By Mike Hays
The “Golden Hour” is the hour just after dawn. It is a great time to catch a Hudson River sunrise. This time of year, the Golden Hour coincides with the 7a opening of Nyack Beach State Park. December is a special time at the park. The park is quiet, especially during the week. A few die-hard dog-walkers and a jogger may be the only people you see along the trail before 8a.
At the end of the year, each day’s sunset is unique: clear, cloudy, foggy, windy, or calm. The river view here is an unobstructed 180 degrees, from Croton in the north to beyond the Tappan Zee Bridge and Tallman Mountain in the south. Although only two miles down river, Nyack seems distant and remote.
On some days, a few clouds on a clear day capture the changing color of the sunrise–shades of yellow, pink, and red, along with a full range of blues. On still days, the river turns to a nearly three-mile-wide looking glass filled with reflected light. On foggy days, the light is subdued, still changing by the minute; the commuter trains in Westchester sound surprisingly close.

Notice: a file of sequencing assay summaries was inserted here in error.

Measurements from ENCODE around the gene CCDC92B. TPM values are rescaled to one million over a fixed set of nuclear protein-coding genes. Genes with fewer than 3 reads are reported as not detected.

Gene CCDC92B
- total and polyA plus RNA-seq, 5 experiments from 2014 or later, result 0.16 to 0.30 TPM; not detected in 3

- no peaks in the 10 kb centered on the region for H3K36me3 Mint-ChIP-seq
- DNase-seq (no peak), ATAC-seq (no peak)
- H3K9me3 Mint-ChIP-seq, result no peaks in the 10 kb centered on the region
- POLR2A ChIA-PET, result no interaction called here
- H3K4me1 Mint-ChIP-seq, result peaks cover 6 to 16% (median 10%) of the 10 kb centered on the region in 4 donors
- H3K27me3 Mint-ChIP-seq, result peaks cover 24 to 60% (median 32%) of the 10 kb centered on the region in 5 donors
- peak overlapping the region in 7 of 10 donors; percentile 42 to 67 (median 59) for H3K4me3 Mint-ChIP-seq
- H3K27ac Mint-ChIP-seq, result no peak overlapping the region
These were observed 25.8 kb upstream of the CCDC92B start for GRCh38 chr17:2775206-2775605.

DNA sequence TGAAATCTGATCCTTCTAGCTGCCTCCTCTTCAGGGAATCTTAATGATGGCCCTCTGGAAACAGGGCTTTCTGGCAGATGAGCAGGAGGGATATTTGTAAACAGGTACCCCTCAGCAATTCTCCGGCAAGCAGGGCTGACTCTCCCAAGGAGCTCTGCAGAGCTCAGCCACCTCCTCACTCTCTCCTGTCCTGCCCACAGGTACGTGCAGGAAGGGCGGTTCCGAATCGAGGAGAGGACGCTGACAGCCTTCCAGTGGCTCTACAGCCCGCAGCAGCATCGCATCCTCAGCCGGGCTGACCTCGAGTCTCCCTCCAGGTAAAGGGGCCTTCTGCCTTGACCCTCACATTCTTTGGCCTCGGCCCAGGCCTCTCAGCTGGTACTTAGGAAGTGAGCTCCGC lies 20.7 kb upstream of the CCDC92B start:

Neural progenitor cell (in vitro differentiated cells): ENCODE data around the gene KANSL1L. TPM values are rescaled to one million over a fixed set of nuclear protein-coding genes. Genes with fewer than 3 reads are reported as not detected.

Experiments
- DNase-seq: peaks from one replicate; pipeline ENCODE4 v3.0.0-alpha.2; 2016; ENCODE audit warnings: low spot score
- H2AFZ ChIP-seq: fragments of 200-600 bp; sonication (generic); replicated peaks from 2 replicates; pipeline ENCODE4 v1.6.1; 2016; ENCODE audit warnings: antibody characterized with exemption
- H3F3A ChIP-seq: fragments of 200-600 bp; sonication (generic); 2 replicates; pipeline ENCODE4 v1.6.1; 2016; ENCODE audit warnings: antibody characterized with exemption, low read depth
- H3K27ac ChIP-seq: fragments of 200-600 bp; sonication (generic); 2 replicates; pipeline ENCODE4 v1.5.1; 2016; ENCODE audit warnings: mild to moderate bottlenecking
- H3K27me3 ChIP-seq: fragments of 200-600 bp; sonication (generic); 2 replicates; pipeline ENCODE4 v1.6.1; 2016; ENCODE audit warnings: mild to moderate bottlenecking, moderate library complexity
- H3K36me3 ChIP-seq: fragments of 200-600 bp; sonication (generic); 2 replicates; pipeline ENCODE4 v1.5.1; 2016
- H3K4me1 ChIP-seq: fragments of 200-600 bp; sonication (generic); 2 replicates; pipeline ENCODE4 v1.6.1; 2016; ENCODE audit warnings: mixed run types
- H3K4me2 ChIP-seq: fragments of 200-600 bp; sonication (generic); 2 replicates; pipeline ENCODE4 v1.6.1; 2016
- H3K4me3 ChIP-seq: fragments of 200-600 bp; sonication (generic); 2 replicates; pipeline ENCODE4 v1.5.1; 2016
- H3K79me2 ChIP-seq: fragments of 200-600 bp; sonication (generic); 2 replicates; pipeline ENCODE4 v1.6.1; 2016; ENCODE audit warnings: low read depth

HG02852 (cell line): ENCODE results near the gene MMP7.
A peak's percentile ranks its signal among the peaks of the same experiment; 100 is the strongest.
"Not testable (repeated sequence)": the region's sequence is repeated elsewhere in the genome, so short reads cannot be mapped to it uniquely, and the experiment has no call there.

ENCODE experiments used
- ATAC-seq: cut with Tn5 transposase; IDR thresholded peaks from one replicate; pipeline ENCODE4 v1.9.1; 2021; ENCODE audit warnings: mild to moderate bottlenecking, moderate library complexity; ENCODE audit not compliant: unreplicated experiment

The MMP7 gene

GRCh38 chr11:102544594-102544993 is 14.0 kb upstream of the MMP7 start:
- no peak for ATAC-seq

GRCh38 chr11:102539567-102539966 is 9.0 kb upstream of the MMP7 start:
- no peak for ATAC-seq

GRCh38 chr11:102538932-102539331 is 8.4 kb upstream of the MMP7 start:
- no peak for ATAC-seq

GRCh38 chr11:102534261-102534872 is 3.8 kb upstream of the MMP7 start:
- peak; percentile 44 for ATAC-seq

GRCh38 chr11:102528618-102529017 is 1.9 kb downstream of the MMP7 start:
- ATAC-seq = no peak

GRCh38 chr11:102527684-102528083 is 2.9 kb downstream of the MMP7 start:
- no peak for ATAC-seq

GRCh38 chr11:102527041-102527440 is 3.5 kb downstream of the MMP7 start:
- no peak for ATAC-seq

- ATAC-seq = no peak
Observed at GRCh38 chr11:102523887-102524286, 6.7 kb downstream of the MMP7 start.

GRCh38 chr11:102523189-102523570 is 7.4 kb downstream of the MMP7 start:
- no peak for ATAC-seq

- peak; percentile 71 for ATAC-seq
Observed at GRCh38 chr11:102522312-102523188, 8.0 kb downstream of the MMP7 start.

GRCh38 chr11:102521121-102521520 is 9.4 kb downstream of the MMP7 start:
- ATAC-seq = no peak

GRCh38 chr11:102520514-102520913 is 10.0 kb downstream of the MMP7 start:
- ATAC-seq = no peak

There are so many places to watch the sunrise, but none beats a walk up the path. After experiencing the pre-dawn glow and the bright sunrise, a warm golden glow illuminates the trees along the Palisades during a Golden Hour. Natural details suddenly take on a soft, reddish character that is perfect for photographs, or for simply seeing nature.
Photos by Mike Hays
Michael Hays is a 30-year resident of the Nyacks. He grew up the son of a professor and nurse in Champaign, Illinois. He has recently retired from a long career in educational publishing with Prentice-Hall and McGraw-Hill. He is an avid cyclist, amateur historian and photographer, gardener, and dog walker. He has enjoyed more years than he cares to count with his beautiful companion, Bernie Richey. You can follow him on Instagram as UpperNyackMike.
Nyack People & Places features photos and profiles of citizens and scenes near Nyack, NY. Sponsored by Weld Realty.